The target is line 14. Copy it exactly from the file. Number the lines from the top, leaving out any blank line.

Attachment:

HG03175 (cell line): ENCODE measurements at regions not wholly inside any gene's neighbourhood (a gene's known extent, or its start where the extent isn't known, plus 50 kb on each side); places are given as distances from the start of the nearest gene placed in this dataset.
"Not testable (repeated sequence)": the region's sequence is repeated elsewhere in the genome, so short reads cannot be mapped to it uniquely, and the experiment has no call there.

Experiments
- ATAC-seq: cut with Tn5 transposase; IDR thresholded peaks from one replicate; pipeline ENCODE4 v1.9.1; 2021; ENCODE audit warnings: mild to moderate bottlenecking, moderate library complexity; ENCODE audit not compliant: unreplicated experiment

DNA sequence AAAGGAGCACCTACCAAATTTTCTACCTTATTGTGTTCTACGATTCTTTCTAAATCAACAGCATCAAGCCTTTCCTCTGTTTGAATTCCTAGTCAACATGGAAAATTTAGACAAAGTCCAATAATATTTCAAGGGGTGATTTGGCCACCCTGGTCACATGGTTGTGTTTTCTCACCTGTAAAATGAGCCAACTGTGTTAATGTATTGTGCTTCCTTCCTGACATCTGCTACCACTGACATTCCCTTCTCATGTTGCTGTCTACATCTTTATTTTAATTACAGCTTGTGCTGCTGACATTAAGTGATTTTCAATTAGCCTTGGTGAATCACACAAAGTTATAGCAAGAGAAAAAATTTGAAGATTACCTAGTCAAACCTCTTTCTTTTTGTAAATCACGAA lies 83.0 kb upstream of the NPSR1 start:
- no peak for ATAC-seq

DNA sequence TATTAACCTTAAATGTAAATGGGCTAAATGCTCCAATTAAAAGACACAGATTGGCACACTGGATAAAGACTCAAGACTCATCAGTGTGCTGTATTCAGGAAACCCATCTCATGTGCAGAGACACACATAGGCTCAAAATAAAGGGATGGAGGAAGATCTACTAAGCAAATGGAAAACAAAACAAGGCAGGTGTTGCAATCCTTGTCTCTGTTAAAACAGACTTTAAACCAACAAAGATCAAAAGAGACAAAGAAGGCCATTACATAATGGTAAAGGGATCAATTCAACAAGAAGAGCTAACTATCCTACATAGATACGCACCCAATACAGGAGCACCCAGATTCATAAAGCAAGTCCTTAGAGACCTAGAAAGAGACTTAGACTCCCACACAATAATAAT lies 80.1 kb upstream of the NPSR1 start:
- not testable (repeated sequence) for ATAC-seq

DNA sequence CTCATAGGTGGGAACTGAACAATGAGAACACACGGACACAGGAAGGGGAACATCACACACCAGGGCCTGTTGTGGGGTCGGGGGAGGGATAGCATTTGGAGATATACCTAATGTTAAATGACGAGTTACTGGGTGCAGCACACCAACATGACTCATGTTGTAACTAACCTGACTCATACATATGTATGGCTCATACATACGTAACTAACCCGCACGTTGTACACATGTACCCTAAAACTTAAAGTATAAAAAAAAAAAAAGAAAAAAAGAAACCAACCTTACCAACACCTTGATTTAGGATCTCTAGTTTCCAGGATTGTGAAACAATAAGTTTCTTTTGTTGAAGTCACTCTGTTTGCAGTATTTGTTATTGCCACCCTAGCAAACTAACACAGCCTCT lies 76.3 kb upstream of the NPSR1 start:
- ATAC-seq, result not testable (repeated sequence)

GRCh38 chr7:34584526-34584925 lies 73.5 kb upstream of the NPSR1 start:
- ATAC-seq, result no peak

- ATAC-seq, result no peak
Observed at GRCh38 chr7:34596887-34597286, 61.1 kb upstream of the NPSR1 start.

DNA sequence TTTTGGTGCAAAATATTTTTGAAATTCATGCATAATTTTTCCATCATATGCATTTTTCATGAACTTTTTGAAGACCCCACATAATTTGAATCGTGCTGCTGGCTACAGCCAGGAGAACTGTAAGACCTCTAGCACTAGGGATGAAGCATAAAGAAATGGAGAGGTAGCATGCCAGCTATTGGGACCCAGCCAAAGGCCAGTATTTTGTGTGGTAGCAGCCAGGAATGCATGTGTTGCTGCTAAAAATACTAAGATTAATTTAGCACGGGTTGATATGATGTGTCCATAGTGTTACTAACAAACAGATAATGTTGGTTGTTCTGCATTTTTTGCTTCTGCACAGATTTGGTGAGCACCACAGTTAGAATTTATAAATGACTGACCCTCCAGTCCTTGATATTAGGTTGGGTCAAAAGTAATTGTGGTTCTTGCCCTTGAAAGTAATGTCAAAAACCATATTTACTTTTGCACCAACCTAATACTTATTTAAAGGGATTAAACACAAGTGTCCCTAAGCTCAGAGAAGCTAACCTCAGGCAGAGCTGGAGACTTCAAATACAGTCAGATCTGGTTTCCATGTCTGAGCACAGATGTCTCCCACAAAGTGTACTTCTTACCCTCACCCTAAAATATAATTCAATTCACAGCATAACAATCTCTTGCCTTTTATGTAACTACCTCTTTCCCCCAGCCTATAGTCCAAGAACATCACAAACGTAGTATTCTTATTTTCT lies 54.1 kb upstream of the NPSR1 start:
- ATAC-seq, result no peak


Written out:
Observed at GRCh38 chr7:34596887-34597286, 61.1 kb upstream of the NPSR1 start.